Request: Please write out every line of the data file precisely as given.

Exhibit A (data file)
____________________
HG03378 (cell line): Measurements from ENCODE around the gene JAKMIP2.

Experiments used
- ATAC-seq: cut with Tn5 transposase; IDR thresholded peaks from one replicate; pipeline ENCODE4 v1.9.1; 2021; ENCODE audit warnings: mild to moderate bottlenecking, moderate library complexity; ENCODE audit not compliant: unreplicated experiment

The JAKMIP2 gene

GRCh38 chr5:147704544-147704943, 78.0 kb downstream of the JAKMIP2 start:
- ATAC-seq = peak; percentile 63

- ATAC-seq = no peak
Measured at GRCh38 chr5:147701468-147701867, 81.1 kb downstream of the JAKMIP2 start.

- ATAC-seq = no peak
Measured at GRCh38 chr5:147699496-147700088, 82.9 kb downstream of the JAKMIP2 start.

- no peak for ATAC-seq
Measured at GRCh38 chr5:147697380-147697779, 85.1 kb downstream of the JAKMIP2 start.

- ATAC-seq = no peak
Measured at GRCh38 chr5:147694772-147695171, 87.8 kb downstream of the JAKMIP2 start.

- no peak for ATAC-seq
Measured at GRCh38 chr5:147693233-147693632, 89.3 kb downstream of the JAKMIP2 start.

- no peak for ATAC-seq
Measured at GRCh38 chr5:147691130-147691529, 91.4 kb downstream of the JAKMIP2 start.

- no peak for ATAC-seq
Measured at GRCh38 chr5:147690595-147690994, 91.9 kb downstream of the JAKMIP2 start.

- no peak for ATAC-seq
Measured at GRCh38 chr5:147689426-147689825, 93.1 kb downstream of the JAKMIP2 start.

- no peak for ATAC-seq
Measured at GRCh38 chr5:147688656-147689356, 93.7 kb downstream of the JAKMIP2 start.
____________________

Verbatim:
HG03378 (cell line): Measurements from ENCODE around the gene JAKMIP2.

Experiments used
- ATAC-seq: cut with Tn5 transposase; IDR thresholded peaks from one replicate; pipeline ENCODE4 v1.9.1; 2021; ENCODE audit warnings: mild to moderate bottlenecking, moderate library complexity; ENCODE audit not compliant: unreplicated experiment

The JAKMIP2 gene

GRCh38 chr5:147704544-147704943, 78.0 kb downstream of the JAKMIP2 start:
- ATAC-seq = peak; percentile 63

- ATAC-seq = no peak
Measured at GRCh38 chr5:147701468-147701867, 81.1 kb downstream of the JAKMIP2 start.

- ATAC-seq = no peak
Measured at GRCh38 chr5:147699496-147700088, 82.9 kb downstream of the JAKMIP2 start.

- no peak for ATAC-seq
Measured at GRCh38 chr5:147697380-147697779, 85.1 kb downstream of the JAKMIP2 start.

- ATAC-seq = no peak
Measured at GRCh38 chr5:147694772-147695171, 87.8 kb downstream of the JAKMIP2 start.

- no peak for ATAC-seq
Measured at GRCh38 chr5:147693233-147693632, 89.3 kb downstream of the JAKMIP2 start.

- no peak for ATAC-seq
Measured at GRCh38 chr5:147691130-147691529, 91.4 kb downstream of the JAKMIP2 start.

- no peak for ATAC-seq
Measured at GRCh38 chr5:147690595-147690994, 91.9 kb downstream of the JAKMIP2 start.

- no peak for ATAC-seq
Measured at GRCh38 chr5:147689426-147689825, 93.1 kb downstream of the JAKMIP2 start.

- no peak for ATAC-seq
Measured at GRCh38 chr5:147688656-147689356, 93.7 kb downstream of the JAKMIP2 start.